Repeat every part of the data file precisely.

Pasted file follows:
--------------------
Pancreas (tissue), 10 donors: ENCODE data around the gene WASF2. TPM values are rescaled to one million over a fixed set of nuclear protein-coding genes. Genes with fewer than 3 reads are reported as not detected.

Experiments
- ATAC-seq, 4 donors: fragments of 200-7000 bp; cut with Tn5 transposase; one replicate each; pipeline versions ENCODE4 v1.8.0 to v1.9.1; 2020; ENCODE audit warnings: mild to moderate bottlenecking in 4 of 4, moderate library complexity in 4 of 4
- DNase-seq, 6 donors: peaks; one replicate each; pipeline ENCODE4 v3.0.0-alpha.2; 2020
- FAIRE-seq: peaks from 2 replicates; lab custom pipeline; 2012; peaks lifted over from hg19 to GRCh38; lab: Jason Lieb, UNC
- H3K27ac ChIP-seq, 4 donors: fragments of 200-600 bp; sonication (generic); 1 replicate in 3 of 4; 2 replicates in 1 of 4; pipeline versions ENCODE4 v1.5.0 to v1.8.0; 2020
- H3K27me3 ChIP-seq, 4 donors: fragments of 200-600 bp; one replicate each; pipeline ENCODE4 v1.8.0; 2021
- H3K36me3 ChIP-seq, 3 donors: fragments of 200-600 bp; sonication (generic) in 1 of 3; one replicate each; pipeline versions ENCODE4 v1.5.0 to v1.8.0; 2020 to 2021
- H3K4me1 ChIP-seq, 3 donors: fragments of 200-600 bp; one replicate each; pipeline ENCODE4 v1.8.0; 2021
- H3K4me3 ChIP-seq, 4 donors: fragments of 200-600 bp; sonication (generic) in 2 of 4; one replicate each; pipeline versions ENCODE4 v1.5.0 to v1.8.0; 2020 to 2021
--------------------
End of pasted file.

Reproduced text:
Pancreas (tissue), 10 donors: ENCODE data around the gene WASF2. TPM values are rescaled to one million over a fixed set of nuclear protein-coding genes. Genes with fewer than 3 reads are reported as not detected.

Experiments
- ATAC-seq, 4 donors: fragments of 200-7000 bp; cut with Tn5 transposase; one replicate each; pipeline versions ENCODE4 v1.8.0 to v1.9.1; 2020; ENCODE audit warnings: mild to moderate bottlenecking in 4 of 4, moderate library complexity in 4 of 4
- DNase-seq, 6 donors: peaks; one replicate each; pipeline ENCODE4 v3.0.0-alpha.2; 2020
- FAIRE-seq: peaks from 2 replicates; lab custom pipeline; 2012; peaks lifted over from hg19 to GRCh38; lab: Jason Lieb, UNC
- H3K27ac ChIP-seq, 4 donors: fragments of 200-600 bp; sonication (generic); 1 replicate in 3 of 4; 2 replicates in 1 of 4; pipeline versions ENCODE4 v1.5.0 to v1.8.0; 2020
- H3K27me3 ChIP-seq, 4 donors: fragments of 200-600 bp; one replicate each; pipeline ENCODE4 v1.8.0; 2021
- H3K36me3 ChIP-seq, 3 donors: fragments of 200-600 bp; sonication (generic) in 1 of 3; one replicate each; pipeline versions ENCODE4 v1.5.0 to v1.8.0; 2020 to 2021
- H3K4me1 ChIP-seq, 3 donors: fragments of 200-600 bp; one replicate each; pipeline ENCODE4 v1.8.0; 2021
- H3K4me3 ChIP-seq, 4 donors: fragments of 200-600 bp; sonication (generic) in 2 of 4; one replicate each; pipeline versions ENCODE4 v1.5.0 to v1.8.0; 2020 to 2021